15 Cf. the sixth century B.C. painted sarcophagi from Klazomenai, in Chapouthier, 199, 214 ff., 227, fig. 23, and Cook, R.M., Clazomenian Sarcophagi, Kerameus III (Mainz 1981), pl. 82 no. G35, cf. comm. pp. 121–2 nn. 92 and 95. Both Chapouthier and Cook are sceptical of the alleged parallel. But the Anatolian goddess appears here as a potnia theron, a known prototype of Artemis and the Great Mother.
16 Coulton, J.J., AS XXXVI (1986) 82.
17 Hellenica III (1946) 75–6; Hellenica VII (1949) 50–4; Hellenica X (1955) 5–11; BE 1972, 450; Journal des Savants 1978, 44; BCH CVII (1983) 572.
18 Heberdey, R. and Kalinka, E., Bericht über zwei Reisen im südwestlichen Kleinasien, Denkschr. Akad. Wien, phil.-hist. Kl. XLV (1896) 41.
19 Petersen, E. and von Luschan, F., Reisen in Lykien, Milyas und Kibyratis II (1889), 183, Coulton, J.J., “Balboura Survey 1987”, VI Araştırma Sonuçları Toplantısı, Ankara 1988 (Ankara 1989) 230 fig. 1. J.J. Coulton's survey of the Balbouratike has discovered a notable concentration of eight rock-cut votive reliefs of the triads in the Yazır Gölü basin north of Balboura, though at three sites: cf. AS XLIII (1993) 5; compare the concentration in one place of Dioscuri reliefs at nearby Kızılbel, on which see Robert, , BCH 1983, 557.
20 Petersen and von Luschan, 173; Naour, C., Tyriaion en Cabalide (Zutphen 1980) 83 no. 36, pl. xvi, 87 no. 41, pl. xvi.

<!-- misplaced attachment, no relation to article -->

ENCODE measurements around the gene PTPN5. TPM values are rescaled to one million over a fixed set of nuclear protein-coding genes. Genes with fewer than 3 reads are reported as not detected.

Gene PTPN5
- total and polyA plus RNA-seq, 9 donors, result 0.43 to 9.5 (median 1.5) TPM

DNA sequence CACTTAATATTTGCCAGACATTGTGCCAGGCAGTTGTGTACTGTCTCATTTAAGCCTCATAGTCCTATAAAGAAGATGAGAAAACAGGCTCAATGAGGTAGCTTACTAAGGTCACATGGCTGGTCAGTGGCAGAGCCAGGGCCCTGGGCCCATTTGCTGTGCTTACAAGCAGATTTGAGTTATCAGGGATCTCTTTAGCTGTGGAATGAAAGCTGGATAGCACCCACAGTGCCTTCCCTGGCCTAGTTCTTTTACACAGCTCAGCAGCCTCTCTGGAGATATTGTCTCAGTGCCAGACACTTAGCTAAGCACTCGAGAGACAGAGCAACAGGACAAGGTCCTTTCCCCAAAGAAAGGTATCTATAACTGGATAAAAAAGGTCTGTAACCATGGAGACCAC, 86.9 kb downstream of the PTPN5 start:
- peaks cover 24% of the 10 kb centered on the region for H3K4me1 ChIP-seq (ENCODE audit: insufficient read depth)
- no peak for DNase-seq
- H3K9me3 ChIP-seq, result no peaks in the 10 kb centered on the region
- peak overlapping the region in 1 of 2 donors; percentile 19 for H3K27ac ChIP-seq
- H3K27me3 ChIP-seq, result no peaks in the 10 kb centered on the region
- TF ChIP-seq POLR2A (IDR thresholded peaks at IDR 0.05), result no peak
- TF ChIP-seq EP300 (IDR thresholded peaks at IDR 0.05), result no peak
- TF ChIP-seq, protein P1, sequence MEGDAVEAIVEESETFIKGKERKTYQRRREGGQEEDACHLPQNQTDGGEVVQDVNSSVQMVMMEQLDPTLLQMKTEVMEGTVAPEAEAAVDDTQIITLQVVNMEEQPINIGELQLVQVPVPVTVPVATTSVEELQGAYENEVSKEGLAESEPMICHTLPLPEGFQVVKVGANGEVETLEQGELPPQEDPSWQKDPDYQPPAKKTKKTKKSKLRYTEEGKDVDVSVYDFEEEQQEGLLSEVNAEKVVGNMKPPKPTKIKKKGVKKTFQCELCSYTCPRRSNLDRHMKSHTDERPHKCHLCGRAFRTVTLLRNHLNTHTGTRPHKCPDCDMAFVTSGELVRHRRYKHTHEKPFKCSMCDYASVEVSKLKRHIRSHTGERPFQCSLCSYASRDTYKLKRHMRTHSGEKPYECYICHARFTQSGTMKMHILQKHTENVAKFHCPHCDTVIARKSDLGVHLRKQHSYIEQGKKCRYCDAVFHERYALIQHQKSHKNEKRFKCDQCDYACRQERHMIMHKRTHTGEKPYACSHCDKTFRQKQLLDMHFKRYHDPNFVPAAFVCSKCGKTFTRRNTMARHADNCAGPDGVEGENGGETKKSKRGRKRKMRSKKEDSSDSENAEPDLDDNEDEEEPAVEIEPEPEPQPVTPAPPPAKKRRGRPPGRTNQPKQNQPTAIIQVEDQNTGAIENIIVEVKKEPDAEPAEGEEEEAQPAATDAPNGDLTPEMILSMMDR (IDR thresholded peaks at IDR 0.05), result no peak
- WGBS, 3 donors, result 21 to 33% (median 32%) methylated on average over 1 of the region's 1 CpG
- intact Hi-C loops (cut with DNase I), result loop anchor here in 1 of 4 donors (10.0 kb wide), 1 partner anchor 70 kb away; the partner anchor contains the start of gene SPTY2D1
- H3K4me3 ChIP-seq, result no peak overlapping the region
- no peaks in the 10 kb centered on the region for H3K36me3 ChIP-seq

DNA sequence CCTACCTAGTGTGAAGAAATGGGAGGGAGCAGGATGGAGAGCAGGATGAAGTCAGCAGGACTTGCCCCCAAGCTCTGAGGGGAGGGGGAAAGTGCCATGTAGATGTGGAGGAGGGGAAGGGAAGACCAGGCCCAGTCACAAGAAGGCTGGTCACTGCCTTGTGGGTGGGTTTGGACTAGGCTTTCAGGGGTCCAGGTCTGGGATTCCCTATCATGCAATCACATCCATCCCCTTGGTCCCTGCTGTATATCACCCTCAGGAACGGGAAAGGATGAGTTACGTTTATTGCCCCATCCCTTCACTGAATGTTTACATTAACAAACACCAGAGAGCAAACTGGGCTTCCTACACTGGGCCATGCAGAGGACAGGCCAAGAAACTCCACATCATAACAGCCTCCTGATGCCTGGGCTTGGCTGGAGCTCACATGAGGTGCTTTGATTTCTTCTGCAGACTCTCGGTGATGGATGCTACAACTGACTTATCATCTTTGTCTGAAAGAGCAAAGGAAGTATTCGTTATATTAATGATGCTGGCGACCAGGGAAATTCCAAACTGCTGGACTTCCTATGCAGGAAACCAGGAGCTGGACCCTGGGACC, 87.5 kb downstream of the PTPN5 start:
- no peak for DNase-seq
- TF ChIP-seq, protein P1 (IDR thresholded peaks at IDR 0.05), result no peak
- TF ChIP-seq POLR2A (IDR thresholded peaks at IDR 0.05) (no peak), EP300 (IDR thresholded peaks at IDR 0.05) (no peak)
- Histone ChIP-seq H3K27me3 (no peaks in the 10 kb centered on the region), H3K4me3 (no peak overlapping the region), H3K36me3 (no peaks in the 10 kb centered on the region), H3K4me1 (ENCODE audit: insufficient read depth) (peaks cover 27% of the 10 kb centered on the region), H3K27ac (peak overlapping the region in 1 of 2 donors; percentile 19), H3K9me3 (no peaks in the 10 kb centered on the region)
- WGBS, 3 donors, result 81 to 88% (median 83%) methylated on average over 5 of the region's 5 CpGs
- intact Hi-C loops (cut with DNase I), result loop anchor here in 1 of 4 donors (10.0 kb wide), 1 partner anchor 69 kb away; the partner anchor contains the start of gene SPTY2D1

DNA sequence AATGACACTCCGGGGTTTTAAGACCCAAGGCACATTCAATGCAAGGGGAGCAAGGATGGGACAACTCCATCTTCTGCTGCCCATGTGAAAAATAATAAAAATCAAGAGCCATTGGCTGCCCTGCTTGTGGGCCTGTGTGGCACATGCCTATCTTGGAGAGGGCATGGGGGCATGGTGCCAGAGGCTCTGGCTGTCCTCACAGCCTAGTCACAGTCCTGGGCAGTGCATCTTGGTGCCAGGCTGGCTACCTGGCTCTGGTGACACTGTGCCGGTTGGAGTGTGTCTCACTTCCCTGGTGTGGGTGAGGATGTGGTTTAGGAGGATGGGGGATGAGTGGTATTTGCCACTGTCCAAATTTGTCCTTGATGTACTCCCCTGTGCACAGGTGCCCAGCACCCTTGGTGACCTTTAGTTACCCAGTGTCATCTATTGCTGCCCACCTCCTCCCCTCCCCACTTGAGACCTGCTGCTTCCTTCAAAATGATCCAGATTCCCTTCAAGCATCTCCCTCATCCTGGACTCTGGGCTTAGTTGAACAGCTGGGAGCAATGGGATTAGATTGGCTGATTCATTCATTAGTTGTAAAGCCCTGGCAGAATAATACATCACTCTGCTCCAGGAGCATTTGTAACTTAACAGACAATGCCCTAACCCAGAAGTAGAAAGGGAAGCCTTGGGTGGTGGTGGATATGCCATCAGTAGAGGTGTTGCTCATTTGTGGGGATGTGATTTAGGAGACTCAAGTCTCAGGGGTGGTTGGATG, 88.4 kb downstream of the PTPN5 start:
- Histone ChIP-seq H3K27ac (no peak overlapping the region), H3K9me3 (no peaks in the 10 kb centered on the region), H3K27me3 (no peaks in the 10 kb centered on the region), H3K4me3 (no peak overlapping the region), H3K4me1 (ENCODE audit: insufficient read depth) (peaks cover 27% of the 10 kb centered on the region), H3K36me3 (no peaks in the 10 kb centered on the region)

21 Pace, B., Annuario III (1916–1917) 65 no. 66; Bean, G.E., Journeys in Northern Lycia 1965–67 (1971) 27 no. 47.
22 Duchesne, Collignon, BCH I (1877) 365, at Horzum (Gölhisar), so probably a portable piece.
23 Pace, B., Annuario III (1916–1917) 71 fig. 36, Robert, L., Hellenica X (1955) pl. II. 1. This piece was portable, and was seen by H. Metzger in Rome in 1950: see Metzger, op. cit., 65 n. 1.
24 Robert, L., Hellenica X (1955) 5–11, pl. I.
25 H. Metzger, 45–8 no. 21, pl. VIII; Robert, , Hellenica X, 9–11, pl. II.2.
26 Viz., on the piece from Idebessos (see next note) and that seen by Duchesne and Collignon at Kibyra.
27 Snakes are found in the reliefs at Dont (Heberdey and Kalinka, Bericht 41, could not decide between snakes and sticks), Güğü (so Pace), and Idebessos. In the Idebessos relief the figures actually hold the snakes at one end, hanging down between their right hand and the ground (so, rightly, Robert, , Journal des Savants 1978, 44, and BCH 1983, 572, but not Hellenica X, 5–6, pl. II. 1, where he followed Pace in thinking they were cudgels; in fact, the serpentine contour of what is held by the figure on the right is seen clearly in the photograph). Other cases are more difficult to determine because of the weathered state of the reliefs.
28 Cf. Robert, L., “Les Douze Dieux en Lycie,” BCH CVII (1983) 587–93, Frei, P., “Die Götterkulte Lykiens in der Kaiserzeit,” ANRW II 18.3 (1990) 1830 ff., Weinreich, O., Lykische Zwölfgötter-Reliefs, Sitzungsber. der Heidelberger Akad. der Wiss. phil.-hist. K1. 4. V (1913).
29 Robert, , BCH CVII (1983) 592–3.
30 Naour 87 no. 41, pl. XVI.